A lawmaker who ruffled the fur of Colorado pet lovers with her bill mandating state registration of our four-legged children plus a mandated pet tax has turned tail and now plans to withdraw her measure.

State Rep. Reginal English, a tax-and-spend Democrat from El Paso County, quickly came under fire on social media for her bill.

It imposed fees of $8.50 on every pet with a designated caregiver, $25 for pets without designated caregivers, and $16 for pets that were permitted to breed.

Channel 7 first reported English’s “decision to pull the bill was not because she felt pressured by the backlash.”

Yet reported a few sentences later:

English said the decision to pull the bill was not because she felt pressured by the backlash, but came after discussions with colleagues and plans to focus on other policies she is sponsoring this year.

English claims to have received death threats from animal lovers, and says she only wanted to help first responders and pet shelters.

“I didn’t know that it was going to get all the backlash. And, you know, people wishing death on me, and wishing I die with the bill is quite alarming. So, I don’t take things like that lightly,” English said.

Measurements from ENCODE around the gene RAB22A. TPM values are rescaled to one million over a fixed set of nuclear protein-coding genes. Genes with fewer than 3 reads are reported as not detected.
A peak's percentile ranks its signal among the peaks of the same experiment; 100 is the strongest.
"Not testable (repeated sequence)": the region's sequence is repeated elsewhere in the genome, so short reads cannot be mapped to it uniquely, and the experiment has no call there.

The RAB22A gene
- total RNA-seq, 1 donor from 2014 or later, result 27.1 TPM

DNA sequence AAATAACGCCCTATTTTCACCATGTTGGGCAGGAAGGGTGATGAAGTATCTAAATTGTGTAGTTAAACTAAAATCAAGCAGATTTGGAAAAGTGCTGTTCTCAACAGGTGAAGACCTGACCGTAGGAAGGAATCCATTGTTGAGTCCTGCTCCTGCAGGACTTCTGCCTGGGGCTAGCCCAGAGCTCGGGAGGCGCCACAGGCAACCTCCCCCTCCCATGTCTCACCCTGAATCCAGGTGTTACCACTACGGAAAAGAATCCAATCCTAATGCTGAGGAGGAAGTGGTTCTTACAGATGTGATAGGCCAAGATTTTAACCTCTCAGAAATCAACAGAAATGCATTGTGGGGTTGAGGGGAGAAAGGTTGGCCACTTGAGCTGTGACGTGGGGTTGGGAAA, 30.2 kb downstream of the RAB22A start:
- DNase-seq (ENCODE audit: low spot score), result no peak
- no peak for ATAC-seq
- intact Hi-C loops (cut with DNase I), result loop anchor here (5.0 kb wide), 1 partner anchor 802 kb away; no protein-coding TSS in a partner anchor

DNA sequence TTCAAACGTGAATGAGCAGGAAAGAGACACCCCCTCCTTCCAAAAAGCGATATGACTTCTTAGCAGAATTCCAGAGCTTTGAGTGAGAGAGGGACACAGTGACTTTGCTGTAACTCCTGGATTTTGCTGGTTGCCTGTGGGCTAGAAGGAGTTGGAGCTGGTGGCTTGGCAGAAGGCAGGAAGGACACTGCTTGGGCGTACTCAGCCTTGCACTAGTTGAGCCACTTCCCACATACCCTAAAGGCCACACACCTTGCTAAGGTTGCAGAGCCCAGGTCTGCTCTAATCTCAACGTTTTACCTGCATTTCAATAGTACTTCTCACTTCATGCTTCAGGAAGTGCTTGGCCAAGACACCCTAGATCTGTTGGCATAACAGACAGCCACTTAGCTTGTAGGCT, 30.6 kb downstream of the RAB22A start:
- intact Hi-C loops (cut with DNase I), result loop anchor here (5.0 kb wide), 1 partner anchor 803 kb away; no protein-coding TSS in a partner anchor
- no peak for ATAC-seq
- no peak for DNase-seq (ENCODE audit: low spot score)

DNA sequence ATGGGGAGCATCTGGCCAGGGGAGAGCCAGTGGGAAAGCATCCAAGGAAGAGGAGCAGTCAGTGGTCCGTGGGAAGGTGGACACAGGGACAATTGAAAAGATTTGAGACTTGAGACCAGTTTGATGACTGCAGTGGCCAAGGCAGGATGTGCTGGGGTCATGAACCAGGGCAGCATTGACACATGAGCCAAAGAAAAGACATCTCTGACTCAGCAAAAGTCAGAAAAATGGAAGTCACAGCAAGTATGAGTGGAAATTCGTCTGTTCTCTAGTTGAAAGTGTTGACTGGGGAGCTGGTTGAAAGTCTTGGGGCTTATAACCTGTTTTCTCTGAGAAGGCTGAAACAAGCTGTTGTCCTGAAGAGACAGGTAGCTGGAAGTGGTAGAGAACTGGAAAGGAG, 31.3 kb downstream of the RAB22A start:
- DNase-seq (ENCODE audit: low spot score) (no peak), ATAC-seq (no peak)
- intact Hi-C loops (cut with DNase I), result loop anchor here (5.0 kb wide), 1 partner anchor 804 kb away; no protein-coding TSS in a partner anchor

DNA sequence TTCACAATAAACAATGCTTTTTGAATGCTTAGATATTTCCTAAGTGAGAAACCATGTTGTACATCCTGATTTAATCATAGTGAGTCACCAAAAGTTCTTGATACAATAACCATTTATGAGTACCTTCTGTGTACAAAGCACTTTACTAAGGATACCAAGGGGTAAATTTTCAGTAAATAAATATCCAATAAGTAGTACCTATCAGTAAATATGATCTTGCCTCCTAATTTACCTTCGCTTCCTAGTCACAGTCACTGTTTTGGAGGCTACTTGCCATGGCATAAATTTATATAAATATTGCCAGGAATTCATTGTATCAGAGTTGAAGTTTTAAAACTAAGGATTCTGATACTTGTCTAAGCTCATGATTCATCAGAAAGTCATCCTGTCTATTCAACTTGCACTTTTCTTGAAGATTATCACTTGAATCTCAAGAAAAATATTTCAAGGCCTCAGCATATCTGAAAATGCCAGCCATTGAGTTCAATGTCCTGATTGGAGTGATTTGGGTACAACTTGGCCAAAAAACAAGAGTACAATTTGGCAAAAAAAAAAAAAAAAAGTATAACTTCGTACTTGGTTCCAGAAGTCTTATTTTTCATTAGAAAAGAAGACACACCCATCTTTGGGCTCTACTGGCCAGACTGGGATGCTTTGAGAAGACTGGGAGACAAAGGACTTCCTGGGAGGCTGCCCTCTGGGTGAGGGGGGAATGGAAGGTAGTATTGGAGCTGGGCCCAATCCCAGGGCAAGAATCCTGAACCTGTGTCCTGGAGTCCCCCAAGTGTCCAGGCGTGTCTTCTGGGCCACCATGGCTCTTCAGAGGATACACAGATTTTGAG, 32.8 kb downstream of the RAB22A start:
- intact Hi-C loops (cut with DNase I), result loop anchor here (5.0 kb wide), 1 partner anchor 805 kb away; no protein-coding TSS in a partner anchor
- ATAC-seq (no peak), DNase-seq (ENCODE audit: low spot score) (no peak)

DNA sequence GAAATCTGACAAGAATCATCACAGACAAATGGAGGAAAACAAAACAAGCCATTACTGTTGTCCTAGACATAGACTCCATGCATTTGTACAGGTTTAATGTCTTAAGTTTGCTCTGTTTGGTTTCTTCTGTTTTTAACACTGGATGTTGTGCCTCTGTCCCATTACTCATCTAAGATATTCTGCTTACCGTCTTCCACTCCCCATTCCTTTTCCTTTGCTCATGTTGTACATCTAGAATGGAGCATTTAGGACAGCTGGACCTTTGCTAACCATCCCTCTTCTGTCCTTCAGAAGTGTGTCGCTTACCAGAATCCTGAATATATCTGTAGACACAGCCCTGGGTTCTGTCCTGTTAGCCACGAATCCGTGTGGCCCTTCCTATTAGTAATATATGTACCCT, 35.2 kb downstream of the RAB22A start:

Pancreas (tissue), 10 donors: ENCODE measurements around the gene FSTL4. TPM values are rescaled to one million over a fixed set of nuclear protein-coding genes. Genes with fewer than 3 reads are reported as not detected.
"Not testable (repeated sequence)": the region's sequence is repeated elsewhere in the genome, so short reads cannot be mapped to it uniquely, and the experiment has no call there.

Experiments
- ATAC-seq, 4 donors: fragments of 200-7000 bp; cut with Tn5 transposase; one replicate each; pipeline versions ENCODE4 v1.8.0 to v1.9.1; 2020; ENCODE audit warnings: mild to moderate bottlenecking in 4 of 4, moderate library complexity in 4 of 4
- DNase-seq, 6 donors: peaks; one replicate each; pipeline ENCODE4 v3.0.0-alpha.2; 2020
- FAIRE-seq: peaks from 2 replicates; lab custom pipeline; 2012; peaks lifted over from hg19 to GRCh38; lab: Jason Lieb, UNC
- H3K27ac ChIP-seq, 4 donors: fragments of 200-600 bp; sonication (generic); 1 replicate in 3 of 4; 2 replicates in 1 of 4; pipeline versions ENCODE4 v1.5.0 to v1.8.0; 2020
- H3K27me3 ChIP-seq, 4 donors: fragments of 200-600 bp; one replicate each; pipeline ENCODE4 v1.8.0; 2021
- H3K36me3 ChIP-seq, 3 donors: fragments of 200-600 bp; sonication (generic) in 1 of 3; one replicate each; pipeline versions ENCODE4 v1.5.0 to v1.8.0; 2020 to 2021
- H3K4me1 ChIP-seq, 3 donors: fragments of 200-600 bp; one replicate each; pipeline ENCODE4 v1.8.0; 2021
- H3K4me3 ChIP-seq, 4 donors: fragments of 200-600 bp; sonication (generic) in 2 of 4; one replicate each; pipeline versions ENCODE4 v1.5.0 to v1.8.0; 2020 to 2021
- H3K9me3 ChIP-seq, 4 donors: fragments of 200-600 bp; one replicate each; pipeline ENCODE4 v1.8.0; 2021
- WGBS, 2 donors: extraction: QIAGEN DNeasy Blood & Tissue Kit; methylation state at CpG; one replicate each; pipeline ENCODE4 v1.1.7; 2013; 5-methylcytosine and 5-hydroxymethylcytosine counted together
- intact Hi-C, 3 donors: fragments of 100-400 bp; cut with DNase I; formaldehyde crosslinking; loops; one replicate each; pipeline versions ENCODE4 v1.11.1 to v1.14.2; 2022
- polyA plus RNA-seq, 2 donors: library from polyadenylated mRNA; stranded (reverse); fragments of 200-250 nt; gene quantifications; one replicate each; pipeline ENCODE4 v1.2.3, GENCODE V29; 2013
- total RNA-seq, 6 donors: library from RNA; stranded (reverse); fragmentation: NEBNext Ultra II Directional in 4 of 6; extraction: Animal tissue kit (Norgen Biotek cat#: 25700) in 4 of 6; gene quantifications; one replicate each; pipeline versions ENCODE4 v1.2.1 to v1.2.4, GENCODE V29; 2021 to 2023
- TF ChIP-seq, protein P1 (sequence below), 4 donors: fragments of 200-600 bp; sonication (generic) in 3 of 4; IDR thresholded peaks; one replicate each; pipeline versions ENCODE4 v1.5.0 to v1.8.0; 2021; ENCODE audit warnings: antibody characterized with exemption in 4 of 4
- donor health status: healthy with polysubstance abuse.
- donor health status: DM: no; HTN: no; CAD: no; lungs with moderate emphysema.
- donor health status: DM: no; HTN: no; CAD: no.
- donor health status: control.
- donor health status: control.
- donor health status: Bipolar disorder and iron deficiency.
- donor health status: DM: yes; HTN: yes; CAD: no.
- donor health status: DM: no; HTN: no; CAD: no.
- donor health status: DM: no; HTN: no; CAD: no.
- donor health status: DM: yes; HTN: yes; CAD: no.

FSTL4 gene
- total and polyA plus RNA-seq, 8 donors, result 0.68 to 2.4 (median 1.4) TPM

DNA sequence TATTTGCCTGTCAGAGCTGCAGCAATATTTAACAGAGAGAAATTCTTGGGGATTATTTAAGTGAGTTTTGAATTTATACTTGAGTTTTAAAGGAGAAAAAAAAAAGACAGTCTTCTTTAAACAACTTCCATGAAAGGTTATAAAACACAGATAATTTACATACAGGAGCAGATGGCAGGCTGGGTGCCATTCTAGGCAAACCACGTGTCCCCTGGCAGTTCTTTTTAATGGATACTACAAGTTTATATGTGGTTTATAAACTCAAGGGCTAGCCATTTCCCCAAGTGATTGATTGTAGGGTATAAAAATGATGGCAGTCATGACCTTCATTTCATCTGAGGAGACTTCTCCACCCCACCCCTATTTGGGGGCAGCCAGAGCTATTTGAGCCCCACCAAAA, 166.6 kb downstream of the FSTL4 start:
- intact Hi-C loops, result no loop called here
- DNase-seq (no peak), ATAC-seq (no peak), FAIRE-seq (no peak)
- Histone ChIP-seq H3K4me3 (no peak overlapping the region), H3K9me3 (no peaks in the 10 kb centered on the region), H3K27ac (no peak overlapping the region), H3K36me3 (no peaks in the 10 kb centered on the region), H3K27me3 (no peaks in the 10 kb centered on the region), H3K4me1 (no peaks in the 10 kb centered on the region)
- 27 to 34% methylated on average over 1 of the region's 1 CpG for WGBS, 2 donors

She also claimed her legislation would have helped senior citizens, but we saw no mention of that.

Read the bill linked here and decide for yourself if it’s as convoluted and ill-conceived as we think it is.

If it’s true animal lovers are threatening to kill her, English should report them to law enforcement.

Kyle Clark rushed to the Democrat Party’s defense and tried to downplay the measure after English had already dropped the matter, spinning it as never a big deal because fellow Dems failed to jump on as sponsors in the two days after it was first introduced.

And yet, this wasn’t just some random lawmaker acting without approval from the Democrat caucus. After all, it was still introduced by Democrat leadership and read across the desk.

This was indeed a win for the sane voters of Colorado who are tired of government always picking their pockets for loose change.